We converted from UHMW to wheels - all 38 of them. This sounded like a simple effort, but it turned out
to be a major task. I couldn't find wheels that would stand up to the pressures we were experiencing so
I built them on a lathe. Being new to metal lathing, I found it a challenge to get the wheels true, but after
a while - I got the hang of it. Our first throw at our house turned out to be promising – same height as
last year – distance went from 828 to 1,056 feet. We ran out of room so we moved Merlin to Harry
Browns farm - 570 acres. Our testing went slowly. As we raised the carriage, the distances were not
what we predicted. We found a few things that needed fixing, but nothing dramatic. We are still looking
for fixes. New video >>>
Our best throw was at the WCPC -1589 feet
2007 Prep for Chunk
We have all the collapse and raising of the superstructure working great. It is very impressive. It's too
bad I can't show this at the chunk - we have too much post raising to do like setting up the support legs,
hanging the TA (throwing arm) and the carriage and connecting the two (TA and Carriage). We can set
up the machine in about 4 hours which includes leveling.
Our first throw was breath taking - it surpassed our wildest dreams. It went 750 feet.
1) Merlin is very quiet
2) Smooth throw
3) Great trajectory
4) Good whip at the end
5) Trailer hardly moved
This design has never been done - so we are forging new ground. In our testing - we found binding
going on when raising the carriage. We still don't understand the source of this binding. Also we found
with the UHMW that we are using as a bearing surface on the boggies that run on the J trace and the
Carriage on the Tower has more drag than we anticipated. We intend to change these to rollers.
To give you all an impression of the type of people you run into at the chunk - I was overcome by the
help and assistance we received from our friends and competitors. The folks from Fibonacci and from
"Feets don't fail me now" gave us sample of wheels we should consider. Yankee Siege and Pumpkin
Hammer teams both offered advice and assistance. All I can say is WOW........ We broke our machine
on the second throw - Bill Sharp, the Safety Officer from the chunk, was on the task and got us an expert
welder to help out. Again - WOW...... This is very cool. There are some very smart people at this chunk
and I certainly appreciate their help.
All in all - everyone seemed to like Merlin. It is unique. The design started with changes I wanted to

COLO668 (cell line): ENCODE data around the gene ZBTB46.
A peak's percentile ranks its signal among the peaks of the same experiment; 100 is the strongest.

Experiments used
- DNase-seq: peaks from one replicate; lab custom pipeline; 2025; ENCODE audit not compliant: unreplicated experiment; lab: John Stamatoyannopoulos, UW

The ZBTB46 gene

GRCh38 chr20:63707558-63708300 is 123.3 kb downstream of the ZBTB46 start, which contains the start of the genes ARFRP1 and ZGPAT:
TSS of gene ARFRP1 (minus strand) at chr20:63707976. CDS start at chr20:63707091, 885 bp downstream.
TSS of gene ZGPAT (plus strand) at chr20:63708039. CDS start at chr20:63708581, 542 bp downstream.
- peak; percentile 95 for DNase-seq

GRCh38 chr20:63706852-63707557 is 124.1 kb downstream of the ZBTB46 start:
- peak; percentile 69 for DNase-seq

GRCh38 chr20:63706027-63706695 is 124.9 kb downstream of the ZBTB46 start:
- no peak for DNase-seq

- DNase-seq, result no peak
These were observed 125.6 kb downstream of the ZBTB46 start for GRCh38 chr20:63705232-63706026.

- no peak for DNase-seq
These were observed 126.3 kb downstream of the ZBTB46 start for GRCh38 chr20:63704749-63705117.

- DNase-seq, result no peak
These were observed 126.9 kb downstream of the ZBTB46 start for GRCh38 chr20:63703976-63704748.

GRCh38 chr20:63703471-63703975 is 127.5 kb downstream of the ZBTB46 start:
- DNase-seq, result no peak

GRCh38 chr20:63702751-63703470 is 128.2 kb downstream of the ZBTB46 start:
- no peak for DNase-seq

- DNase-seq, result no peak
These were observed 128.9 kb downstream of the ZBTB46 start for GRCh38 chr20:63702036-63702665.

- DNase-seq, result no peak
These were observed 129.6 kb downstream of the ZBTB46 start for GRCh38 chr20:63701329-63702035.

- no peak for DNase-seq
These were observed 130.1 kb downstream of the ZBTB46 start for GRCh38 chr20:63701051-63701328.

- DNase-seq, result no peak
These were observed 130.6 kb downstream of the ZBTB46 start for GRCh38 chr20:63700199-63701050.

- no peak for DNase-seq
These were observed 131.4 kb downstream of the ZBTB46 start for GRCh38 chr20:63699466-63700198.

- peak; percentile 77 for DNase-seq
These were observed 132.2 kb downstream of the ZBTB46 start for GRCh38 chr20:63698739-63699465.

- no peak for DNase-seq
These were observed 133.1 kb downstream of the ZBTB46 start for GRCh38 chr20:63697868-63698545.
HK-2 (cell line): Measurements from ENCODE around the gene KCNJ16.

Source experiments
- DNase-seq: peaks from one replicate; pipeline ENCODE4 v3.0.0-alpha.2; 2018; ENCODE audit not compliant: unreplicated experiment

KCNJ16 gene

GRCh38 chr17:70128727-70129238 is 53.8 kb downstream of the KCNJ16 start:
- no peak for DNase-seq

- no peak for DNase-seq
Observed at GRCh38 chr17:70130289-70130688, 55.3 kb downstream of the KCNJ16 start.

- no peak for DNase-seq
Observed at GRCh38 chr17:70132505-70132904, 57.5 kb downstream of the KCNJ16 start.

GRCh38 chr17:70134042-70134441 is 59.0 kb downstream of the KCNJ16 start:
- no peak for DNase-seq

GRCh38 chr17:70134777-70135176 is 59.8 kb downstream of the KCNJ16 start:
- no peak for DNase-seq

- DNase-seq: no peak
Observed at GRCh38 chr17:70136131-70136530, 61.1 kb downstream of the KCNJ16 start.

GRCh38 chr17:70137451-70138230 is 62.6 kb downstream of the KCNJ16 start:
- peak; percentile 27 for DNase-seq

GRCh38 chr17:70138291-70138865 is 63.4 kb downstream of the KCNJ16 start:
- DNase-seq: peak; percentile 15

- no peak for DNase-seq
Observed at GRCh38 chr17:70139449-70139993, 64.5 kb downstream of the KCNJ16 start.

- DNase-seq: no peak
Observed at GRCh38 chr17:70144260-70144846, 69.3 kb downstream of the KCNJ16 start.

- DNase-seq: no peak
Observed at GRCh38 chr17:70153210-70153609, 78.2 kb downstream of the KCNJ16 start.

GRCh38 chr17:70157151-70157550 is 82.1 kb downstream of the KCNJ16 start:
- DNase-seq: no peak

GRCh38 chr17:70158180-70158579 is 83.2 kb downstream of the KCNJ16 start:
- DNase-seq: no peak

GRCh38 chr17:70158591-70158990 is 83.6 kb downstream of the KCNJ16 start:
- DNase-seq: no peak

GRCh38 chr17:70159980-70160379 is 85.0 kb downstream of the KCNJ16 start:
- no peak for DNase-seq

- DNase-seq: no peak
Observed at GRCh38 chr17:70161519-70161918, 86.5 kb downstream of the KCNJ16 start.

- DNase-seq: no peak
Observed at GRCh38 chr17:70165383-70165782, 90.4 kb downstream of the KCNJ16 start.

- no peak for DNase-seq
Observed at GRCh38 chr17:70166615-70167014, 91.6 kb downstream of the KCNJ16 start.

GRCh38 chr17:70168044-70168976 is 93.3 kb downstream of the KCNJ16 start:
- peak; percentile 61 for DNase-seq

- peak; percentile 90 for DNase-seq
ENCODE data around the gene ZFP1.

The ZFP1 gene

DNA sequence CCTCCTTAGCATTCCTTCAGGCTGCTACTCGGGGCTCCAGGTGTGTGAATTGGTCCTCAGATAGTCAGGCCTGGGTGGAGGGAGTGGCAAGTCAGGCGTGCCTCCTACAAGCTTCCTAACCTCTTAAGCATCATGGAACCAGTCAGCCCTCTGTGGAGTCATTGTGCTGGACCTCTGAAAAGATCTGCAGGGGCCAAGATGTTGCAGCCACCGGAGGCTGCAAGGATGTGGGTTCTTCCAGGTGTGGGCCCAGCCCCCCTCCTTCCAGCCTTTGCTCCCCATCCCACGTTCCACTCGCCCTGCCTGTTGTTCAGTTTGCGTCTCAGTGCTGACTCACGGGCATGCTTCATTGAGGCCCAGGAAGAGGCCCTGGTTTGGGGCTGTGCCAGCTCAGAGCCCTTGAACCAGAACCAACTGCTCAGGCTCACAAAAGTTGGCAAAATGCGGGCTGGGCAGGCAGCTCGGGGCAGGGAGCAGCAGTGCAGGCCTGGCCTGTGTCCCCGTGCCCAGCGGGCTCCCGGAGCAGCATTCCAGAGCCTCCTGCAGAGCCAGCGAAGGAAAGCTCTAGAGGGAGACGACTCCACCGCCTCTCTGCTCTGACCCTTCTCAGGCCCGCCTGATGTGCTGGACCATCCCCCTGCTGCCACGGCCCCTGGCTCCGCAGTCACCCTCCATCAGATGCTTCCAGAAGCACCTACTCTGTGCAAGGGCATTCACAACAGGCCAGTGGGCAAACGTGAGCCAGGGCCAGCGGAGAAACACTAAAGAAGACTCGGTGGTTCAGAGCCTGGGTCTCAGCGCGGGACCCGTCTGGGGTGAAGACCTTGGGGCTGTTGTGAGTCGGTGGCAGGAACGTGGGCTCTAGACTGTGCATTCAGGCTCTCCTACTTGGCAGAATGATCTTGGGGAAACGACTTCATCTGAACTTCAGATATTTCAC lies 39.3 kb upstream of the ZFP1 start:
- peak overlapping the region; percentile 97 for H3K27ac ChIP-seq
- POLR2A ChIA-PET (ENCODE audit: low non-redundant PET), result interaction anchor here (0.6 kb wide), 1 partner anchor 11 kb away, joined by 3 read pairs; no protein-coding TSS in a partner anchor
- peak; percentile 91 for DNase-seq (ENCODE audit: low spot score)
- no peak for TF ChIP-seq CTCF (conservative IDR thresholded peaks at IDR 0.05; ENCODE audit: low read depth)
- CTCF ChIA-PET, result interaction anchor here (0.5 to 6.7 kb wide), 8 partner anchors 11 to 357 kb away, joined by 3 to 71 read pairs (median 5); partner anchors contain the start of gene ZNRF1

make on the FAT type Trebuchet - after 80 or so versions - it became Merlin. Jim Riley from Pumpkin
Hammer (one of the great guys) reminded me that we talked about the design of Merlin 5 years ago. I
looked at my old files and darned if he wasn't right on. The functional spec was completed in late 2004
and the first AutoCAD drawings was in 2005 - so the Merlin build has taken us 3 years.
In 2004 and 2005 – Yankee Siege was the world Champ – King Arthur came in third behind Pumpkin
This will not do.
I had a choice to make. Either make King Arthur bigger or come up with a new design. The safe route
was to enhance King Arthur. It has known qualities and we understand the design. But, the interesting
path is to energize the creative juices and go for a new design.
Well, you know what I did. Pulled out the modeling tool and spent hours and hours trying new plans
and strategies. After hundreds of designs, I finally came up with a winner. Unlike King Arthur, the team
needed some significant engineering help. This machine is a lot bigger, and the forces are
proportionately bigger. We found help in the “Man Killer” team. These guys are a lot of fun, and they
are engineers. We have known them since 2000. After the King Arthur team met with them in
Philadelphia, they became hooked. We finalized the functional design , and named the machine
Merlin. Read the details of how we developed the functional spec -> Merlin Design Process
2006 - Mid summer
We have completed the functional design phase of Merlin. We are in the midst of completing the stress
analysis. We will then complete the detailed design and build a parts list. Then we can start
construction of the truck (the device that holds the CW, the boggies, and the TA) and the tracks. We
have a 30 foot reinforced trailer built with a power plant, a hydraulic pump, stabilization bars and
hydraulic cylinders. So the infrastructure is completed. One of the design points of Merlin is the
machine is to be able to be run by two people.
We have been working on Merlin. Today we got the machine fully set up and erected. It took my breath
away. All I could think of was "What have I done now"?
Next - we need to finish work on the supports and the carriage - then we will be throwing.
Merlin infrastructure - Generator, Hydrulic
Pump, support structure and first cylinders.
And it works! (so far)
Added an video clip that shows Merlin transforming from traveling position to firing position. It's sped
up a bit to make the file size a lot smaller - but you'll get the point. The first time we raised it and I
looked up - all I could think was "OMG - what have I done now.............."
|What a show - when a pumpkin hits the cross bar on